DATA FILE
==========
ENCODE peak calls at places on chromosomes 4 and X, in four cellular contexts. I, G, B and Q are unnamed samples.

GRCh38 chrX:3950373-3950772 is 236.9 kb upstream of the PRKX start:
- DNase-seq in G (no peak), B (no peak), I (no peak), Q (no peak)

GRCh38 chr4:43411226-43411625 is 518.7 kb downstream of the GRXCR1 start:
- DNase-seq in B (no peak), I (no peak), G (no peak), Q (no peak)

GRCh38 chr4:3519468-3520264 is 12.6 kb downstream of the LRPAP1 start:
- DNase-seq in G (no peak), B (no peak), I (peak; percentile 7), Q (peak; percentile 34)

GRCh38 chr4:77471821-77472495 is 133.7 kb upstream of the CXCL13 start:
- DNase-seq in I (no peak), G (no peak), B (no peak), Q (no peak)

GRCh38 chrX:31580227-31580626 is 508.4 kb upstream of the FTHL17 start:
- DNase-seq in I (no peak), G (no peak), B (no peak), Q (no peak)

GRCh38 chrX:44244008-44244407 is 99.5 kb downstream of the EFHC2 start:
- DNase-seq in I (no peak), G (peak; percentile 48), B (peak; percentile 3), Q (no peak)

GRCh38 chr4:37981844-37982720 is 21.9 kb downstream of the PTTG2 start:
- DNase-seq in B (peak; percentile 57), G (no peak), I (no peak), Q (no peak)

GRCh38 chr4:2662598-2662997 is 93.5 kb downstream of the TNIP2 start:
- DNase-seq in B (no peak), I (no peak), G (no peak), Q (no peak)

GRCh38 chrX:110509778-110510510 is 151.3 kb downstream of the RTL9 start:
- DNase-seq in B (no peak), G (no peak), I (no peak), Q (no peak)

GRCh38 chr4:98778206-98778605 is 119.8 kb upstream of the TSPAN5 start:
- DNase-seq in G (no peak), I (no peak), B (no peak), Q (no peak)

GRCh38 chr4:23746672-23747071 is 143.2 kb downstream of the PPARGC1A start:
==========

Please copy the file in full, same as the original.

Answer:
ENCODE peak calls at places on chromosomes 4 and X, in four cellular contexts. I, G, B and Q are unnamed samples.

GRCh38 chrX:3950373-3950772 is 236.9 kb upstream of the PRKX start:
- DNase-seq in G (no peak), B (no peak), I (no peak), Q (no peak)

GRCh38 chr4:43411226-43411625 is 518.7 kb downstream of the GRXCR1 start:
- DNase-seq in B (no peak), I (no peak), G (no peak), Q (no peak)

GRCh38 chr4:3519468-3520264 is 12.6 kb downstream of the LRPAP1 start:
- DNase-seq in G (no peak), B (no peak), I (peak; percentile 7), Q (peak; percentile 34)

GRCh38 chr4:77471821-77472495 is 133.7 kb upstream of the CXCL13 start:
- DNase-seq in I (no peak), G (no peak), B (no peak), Q (no peak)

GRCh38 chrX:31580227-31580626 is 508.4 kb upstream of the FTHL17 start:
- DNase-seq in I (no peak), G (no peak), B (no peak), Q (no peak)

GRCh38 chrX:44244008-44244407 is 99.5 kb downstream of the EFHC2 start:
- DNase-seq in I (no peak), G (peak; percentile 48), B (peak; percentile 3), Q (no peak)

GRCh38 chr4:37981844-37982720 is 21.9 kb downstream of the PTTG2 start:
- DNase-seq in B (peak; percentile 57), G (no peak), I (no peak), Q (no peak)

GRCh38 chr4:2662598-2662997 is 93.5 kb downstream of the TNIP2 start:
- DNase-seq in B (no peak), I (no peak), G (no peak), Q (no peak)

GRCh38 chrX:110509778-110510510 is 151.3 kb downstream of the RTL9 start:
- DNase-seq in B (no peak), G (no peak), I (no peak), Q (no peak)

GRCh38 chr4:98778206-98778605 is 119.8 kb upstream of the TSPAN5 start:
- DNase-seq in G (no peak), I (no peak), B (no peak), Q (no peak)

GRCh38 chr4:23746672-23747071 is 143.2 kb downstream of the PPARGC1A start: